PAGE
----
NATO's Big Noise Stirs Macedonia
Yesterday's jet fighter 'exercises' against Serbs may radicalize regional Albanians.
In the tough neighborhood that is the Balkans, the former Yugoslav republic of Macedonia has so far remained a pocket of relative calm.
But simulated NATO air raids yesterday - part of an effort to pressure Yugoslav President Slobodan Milosevic to halt a crackdown against separatist rebels in Kosovo - heightened concern here that the country may not be spared the blight of the Balkans: ethnic splintering.
"These Albanians," says Brako Stojanosky, as he stands in the streets of Skopje waiting to see NATO's show of strength over Macedonia. "These Albanians may lead us to war to keep our nation together."
For 55 minutes, 40 warplanes, from French Jaguar jets to German Tornado aircraft, zipped across the country's airspace. NATO's four-hour airshow was the greatest display of allied strength in the Balkans since the bombing of Sarajevo in 1995.
In all, 84 aircraft from the United States and 12 other of NATO's 16 member countries staged several hours of aerial exercises over Albania and Macedonia, which border Yugoslavia.
"This is an exercise intended to demonstrate the alliance's commitment to peace and stability in the region and the alliance's ability to project power into the region," said Lt. Gen. Michael Short, commander of NATO air forces in the alliance's southern Europe division.
Western leaders want to halt the violence. But they do not want to be seen giving comfort to the Kosovo Liberation Army, a group that is fighting for independence of the province and which the alliance does not support.
Awakening ethnic strife
Macedonia requested the simulated raids, as did Albania. But unlike in Albania, where there is unified support for action against Yugoslavia, the situation in Macedonia seems confused.
The reason: Macedonia's mosaic of ethnic minorities, which range from small groups of Turks and Gypsies to the dominant and often rival forces of Slavs and Albanians.
Since Macedonia's bloodless secession from Yugoslavia in 1991, President Kiro Gligorov has struggled with the difficult task of trying to avert agitating the country's minorities.
In addition to Kosovo's violence, Macedonia is threatened by Albania's unrest, historical claims by both Greece and Bulgaria, and a growing sentiment for independence in Montenegro, which together with Serbia forms Yugoslavia today. A war in Macedonia would likely draw in NATO allies Turkey and Greece on opposite sides.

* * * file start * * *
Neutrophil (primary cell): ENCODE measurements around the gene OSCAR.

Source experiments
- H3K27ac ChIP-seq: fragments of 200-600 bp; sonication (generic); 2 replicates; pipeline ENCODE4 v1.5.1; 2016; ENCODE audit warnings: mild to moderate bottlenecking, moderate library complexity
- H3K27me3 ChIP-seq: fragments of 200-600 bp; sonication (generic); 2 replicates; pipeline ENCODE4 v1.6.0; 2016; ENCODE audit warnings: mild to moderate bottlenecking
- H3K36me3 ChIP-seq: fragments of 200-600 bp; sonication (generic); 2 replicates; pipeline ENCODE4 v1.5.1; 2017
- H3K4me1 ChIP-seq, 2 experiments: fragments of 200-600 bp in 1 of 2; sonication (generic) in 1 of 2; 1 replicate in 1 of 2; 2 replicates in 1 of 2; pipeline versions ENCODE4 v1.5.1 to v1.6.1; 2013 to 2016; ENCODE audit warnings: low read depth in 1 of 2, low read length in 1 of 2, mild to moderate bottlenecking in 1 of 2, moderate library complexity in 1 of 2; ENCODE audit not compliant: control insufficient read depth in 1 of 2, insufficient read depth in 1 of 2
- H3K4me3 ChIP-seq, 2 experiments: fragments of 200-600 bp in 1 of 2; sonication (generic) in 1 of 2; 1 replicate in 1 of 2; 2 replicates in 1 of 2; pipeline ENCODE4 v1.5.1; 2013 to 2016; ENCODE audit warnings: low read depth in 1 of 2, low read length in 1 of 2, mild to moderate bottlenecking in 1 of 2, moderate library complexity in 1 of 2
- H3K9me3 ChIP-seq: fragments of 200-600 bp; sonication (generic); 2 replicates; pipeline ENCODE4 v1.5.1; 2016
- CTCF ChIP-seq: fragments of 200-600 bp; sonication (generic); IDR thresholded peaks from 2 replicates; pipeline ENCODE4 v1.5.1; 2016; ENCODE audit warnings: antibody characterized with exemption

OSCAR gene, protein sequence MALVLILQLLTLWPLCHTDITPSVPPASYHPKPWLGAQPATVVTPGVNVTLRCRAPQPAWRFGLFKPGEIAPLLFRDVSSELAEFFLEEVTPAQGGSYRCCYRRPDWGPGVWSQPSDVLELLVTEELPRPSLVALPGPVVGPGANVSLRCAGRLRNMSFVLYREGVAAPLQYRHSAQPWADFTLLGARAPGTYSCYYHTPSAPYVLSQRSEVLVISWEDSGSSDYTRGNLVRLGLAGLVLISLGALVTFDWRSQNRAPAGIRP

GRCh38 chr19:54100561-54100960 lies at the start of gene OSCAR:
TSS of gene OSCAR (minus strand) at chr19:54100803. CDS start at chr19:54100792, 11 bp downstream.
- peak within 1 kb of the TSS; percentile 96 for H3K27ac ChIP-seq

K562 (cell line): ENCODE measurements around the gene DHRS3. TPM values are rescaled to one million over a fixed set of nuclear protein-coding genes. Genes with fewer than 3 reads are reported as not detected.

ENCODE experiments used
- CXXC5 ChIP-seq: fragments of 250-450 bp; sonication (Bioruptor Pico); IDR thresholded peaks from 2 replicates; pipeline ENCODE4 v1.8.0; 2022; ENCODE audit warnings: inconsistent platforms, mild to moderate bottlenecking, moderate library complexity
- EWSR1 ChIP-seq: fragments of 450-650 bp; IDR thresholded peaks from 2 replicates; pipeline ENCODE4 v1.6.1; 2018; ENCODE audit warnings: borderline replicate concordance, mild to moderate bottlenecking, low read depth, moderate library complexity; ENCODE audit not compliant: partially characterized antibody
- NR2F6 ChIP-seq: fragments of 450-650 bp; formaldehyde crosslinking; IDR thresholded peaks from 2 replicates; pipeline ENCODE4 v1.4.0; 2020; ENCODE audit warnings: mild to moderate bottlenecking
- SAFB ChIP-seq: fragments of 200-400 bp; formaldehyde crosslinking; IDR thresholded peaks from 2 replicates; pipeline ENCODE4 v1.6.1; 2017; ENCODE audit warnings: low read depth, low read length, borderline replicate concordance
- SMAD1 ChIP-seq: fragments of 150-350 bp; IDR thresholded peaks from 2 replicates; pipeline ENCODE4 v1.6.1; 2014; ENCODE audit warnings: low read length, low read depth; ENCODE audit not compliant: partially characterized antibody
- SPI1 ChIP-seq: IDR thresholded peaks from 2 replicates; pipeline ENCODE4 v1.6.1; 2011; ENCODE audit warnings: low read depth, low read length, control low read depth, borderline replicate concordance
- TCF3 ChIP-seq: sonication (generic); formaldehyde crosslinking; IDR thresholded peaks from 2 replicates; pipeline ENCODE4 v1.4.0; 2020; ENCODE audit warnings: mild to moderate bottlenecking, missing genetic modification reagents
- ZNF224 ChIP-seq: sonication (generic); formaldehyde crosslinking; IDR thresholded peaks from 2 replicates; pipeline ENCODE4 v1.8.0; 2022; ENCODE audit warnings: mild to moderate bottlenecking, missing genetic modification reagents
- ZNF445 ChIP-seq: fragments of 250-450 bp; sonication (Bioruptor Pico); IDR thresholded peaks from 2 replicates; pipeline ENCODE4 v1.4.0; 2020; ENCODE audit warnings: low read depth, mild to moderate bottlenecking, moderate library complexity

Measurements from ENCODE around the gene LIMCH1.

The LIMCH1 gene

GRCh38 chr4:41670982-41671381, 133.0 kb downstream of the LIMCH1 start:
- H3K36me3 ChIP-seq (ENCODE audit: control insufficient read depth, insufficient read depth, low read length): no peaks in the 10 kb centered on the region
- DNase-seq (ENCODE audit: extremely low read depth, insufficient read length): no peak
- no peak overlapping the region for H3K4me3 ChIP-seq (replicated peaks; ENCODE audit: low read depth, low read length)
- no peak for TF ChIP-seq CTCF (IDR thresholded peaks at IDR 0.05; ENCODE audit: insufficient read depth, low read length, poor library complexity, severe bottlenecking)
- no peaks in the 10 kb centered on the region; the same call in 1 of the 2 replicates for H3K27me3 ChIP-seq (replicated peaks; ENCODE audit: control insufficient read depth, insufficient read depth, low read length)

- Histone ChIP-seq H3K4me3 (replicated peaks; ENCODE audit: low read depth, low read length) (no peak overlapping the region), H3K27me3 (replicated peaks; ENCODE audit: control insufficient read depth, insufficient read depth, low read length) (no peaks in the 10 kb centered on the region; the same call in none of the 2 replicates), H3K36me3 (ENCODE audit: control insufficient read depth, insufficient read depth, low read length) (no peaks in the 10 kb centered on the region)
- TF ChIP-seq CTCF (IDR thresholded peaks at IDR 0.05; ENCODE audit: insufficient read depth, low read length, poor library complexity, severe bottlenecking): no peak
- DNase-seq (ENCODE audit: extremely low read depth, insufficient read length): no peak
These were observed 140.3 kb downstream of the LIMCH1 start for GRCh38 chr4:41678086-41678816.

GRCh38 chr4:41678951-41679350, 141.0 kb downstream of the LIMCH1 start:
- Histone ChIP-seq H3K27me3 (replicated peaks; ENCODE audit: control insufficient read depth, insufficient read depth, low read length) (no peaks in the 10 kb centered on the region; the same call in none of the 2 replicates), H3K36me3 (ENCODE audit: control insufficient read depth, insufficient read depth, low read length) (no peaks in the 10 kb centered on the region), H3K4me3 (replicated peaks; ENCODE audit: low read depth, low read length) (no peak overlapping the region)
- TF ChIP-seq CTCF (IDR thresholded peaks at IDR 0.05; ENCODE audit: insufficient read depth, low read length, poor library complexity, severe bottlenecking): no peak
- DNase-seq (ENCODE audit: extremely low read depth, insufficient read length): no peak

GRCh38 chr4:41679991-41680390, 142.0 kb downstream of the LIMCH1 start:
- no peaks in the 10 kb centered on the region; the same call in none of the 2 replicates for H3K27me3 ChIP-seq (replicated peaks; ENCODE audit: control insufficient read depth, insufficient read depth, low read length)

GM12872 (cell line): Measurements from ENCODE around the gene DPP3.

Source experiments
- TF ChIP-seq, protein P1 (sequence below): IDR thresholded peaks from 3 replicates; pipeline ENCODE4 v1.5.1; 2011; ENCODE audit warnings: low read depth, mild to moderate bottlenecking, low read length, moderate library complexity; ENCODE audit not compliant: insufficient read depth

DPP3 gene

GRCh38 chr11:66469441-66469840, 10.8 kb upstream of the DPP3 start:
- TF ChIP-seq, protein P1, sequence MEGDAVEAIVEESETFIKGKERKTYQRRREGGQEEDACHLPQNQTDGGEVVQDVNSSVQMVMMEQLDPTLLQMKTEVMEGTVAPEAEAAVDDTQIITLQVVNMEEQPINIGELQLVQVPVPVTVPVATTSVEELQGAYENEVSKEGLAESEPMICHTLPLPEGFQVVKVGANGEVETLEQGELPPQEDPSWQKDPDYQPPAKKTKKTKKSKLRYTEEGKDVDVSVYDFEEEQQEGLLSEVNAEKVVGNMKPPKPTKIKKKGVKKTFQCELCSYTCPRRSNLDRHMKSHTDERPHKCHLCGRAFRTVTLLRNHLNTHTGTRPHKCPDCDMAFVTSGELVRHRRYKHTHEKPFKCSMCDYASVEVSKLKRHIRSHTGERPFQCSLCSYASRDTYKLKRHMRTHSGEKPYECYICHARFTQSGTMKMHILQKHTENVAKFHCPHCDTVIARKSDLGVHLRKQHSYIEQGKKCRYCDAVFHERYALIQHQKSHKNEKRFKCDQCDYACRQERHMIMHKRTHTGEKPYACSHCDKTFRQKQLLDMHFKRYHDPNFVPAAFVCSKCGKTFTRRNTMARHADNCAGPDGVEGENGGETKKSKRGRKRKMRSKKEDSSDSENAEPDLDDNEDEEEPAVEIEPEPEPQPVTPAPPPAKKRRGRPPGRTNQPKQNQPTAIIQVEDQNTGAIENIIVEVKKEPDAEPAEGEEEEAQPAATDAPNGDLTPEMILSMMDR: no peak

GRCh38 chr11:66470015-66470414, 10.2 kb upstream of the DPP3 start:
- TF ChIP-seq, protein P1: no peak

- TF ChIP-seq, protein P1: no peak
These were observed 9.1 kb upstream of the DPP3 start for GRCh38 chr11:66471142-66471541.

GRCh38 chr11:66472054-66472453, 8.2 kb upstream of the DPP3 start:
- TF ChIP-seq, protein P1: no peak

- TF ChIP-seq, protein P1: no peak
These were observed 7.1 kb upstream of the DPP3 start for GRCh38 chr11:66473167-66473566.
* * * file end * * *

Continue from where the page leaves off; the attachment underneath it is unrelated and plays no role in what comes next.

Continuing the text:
In recent years Albanians - who make up about a quarter of Macedonia's population of 2 million - have stepped up protests, accusing the government of trying to stifle their strength and ethnic aspirations.
Just last year, Albanians in Tetovo, in northwestern Macedonia, raised an Albanian flag over the town hall, touching off clashes with Macedonian authorities.
"The Albanian independence drive in Kosovo has whet the appetite of the Albanians in Macedonia," says a senior Western diploma in Skopje, who asked not to be named. "The longer Kosovo rattles, the more radical the Albanians of Macedonia are bound to become."
Indeed, officials indicate that small but increasing numbers of ethnic Albanians, mainly teens, are streaming out of the country and joining the armed struggle of separatist rebels in Kosovo.
But streaming into the country are increasing numbers of Albanian from Kosovo. And that, officials say, is the primary factor of concern for Macedonia.
Though the landlocked republic has so far been spared a refugee crisis, Western diplomats say the prospects of one increase daily as the situation in Kosovo continues to deteriorate.
"If we see 50,000 refugees fleeing Kosovo to their ethnic kin in Macedonia, then this may well spell cause for intervention," says the Western diplomat.
Already the United Nations has deployed 750 peacekeeping troops, including 350 Americans, to stabilize Macedonia's border. Macedonia recently signed a joint agreement with Albania, Bulgaria, Greece, Italy, Romania, and Turkey to form a 2,000-troop peacekeeping force in the region.
In advance of the current air exercise, "Determined Falcon," NATO officials would not say how close planes would come to Yugoslavia. But Col. Emerson Gardner, aboard the USS Wasp in the Adriatic Sea, said: "We will be close enough that the Serbs will know NATO will be there."
All NATO members sent aircraft except Iceland and Luxembourg, which have no air forces, and Canada, which could not deploy planes on such short notice.
In addition to such exercises, NATO ministers are also considering a range of options for future action, including direct intervention in Yugoslavia with air and ground forces.
Yesterday, Russian Defense Minister Igor Sergeyev publicly rebuked a top US military commander, accusing NATO of failing to consult with Moscow on the exercise. The Russian Foreign Ministry also said Mr. Milosevic's meeting with Russian President Boris Yeltsin in Moscow today would be "potentially decisive" in defusing the Kosovo conflict.